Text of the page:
A good editor is hard to find in New Hampshire: Before and After, Rosellen Brown
ISBN 0312424418 (ISBN13: 9780312424411)
Part of the Mysteries from Every State Reading Challenge
This is another review I was writing in my head since the 10th page. I read it on Kindle and I can honestly say that I have never read such a poorly, carelessly edited book in my entire life. There was an error at least every two pages, with “doc” instead of “doe,” “Media” instead of “Medea,” “I Iowe” instead on “Howe,” there are literally hundreds. There are also hundreds of misplaced commas, periods and other punctuation marks.
The editing was so horrible I don’t know what I really think of the book. I know I absolutely HATED reading it and even if I get access to a better copy, there is no way I’m reading it again. Which makes me feel horrible for the author, but I had to stop so many times to figure out if I was just confused, of if it was just another typo… It completely broke up the flow and left me feeling incredibly hostile towards anything having to do with the book. The editor in charge of this book should be ashamed—and fired on the spot.
As far as what I was able to get from the book, it gave me a pretty negative view of New Hampshire. My stepfather is from NH, and despite never having actually been there, I am pretty familiar with its people and customs, and I find them to be different from what was portrayed in the novel.
All in all, the book shows a vision of New Hampshire as a predominantly white, protestant state where nobody is very different and extremely hostile to anyone who is. The main characters felt weird and didn’t fit in because they were Jewish. Despite being white and middle class like all the other characters, their one difference made them feel like they were not part of the town and somehow different. They thought the town turned on them because of it.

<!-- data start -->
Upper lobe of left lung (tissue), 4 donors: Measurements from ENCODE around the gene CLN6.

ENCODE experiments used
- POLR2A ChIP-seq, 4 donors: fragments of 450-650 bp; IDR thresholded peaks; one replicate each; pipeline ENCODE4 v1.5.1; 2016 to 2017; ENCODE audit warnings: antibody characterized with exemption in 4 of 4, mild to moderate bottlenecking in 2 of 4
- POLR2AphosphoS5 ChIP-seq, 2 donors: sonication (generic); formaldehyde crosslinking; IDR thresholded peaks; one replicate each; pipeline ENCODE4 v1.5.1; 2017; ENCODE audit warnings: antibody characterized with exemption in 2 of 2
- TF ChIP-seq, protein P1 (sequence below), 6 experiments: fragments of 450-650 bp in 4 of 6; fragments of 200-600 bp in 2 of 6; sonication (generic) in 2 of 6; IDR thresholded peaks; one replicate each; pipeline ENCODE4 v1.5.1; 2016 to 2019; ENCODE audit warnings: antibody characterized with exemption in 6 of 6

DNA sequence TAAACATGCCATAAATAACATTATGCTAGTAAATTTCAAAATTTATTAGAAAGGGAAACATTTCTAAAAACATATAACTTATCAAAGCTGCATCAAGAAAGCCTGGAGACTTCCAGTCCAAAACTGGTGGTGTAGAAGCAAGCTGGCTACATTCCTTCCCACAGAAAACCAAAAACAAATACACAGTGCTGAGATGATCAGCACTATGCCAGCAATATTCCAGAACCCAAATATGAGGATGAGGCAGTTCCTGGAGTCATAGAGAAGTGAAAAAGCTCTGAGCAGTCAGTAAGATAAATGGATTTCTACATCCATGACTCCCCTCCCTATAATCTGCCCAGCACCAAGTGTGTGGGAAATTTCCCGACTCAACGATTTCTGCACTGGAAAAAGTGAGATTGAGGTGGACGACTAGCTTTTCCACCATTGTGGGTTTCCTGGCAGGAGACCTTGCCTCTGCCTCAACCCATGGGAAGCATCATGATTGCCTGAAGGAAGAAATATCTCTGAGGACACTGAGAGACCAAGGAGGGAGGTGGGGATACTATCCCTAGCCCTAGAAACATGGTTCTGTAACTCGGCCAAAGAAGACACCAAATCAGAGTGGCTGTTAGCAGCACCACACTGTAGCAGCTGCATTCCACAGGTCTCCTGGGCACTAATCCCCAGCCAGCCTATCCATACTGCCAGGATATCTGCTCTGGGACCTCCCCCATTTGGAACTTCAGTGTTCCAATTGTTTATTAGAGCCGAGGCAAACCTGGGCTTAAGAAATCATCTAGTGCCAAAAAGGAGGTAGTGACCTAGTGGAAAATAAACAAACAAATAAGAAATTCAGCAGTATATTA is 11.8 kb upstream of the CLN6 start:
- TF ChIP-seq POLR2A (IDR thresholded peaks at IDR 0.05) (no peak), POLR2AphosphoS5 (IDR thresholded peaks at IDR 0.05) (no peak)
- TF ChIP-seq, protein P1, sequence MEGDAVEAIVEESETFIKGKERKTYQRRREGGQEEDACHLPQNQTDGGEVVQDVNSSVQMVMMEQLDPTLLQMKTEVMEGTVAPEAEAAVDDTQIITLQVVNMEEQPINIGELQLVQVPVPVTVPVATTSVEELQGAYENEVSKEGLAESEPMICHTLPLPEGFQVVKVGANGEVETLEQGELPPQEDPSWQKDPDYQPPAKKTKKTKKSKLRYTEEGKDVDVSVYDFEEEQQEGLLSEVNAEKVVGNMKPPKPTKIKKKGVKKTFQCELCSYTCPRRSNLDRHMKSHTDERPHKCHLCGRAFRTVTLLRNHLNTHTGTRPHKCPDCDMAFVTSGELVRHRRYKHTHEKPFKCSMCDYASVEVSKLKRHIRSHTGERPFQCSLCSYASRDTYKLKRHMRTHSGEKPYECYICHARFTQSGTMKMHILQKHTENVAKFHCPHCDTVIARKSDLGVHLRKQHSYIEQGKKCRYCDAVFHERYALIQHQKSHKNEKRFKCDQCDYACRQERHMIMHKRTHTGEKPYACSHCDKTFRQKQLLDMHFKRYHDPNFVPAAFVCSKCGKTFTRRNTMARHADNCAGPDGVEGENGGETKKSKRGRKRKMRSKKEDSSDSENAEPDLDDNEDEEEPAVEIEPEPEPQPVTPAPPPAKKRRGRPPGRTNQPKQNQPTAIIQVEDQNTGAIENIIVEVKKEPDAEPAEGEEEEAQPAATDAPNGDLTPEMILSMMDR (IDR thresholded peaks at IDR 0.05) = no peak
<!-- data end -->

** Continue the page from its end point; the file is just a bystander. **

However, for all their feeling marginalized for being “different,” the descriptions of other minorities in the book were pretty insensitive. The scenes with the Latin cleaning lady at their friends’ house were positively cringe-inducing by their oblivious racism. The depiction of Panos, the Greek attorney wasn’t much better. This was a double-whammy for me, since I am Colombian, AND married to a Greek.
I thought the novel’s treatment of the killer son and the different reaction by their parents was done much better in We Need to Talk About Kevin. Superbly edited, by the way.
While the book talked about the snow and beauty of the New Hampshire wilderness, there was an undercurrent of loathing for the small-town, tribal mentality.
The small New Hampshire town was not portrayed as a Norman Rockwell, family values kind of place, where everyone knows everyone and helps their neighbor. Instead, the family’s small town dreams turn into a nightmare, where everyone knows them and therefore feels like they can judge them.
However, I think that, maybe unwittingly, the author makes the reader question why this town turned so quickly on this family and backed the other. In my opinion, they were simply not very likeable people, whining about how nobody understood their differences, while at the same time being completely racist toward the Greek and the Latina. Even Carolyne, the holier-than-thou pediatrician, was ultimately an unlikeable character, self-absorbed and as narrow-minded as her husband.
I don’t know if I disliked this book so much because of its horrible representation of minorities, or simply the ghastly editing. Either way, not a winner for me.
Know of a better New Hampshire mystery? I’d love to hear from you!
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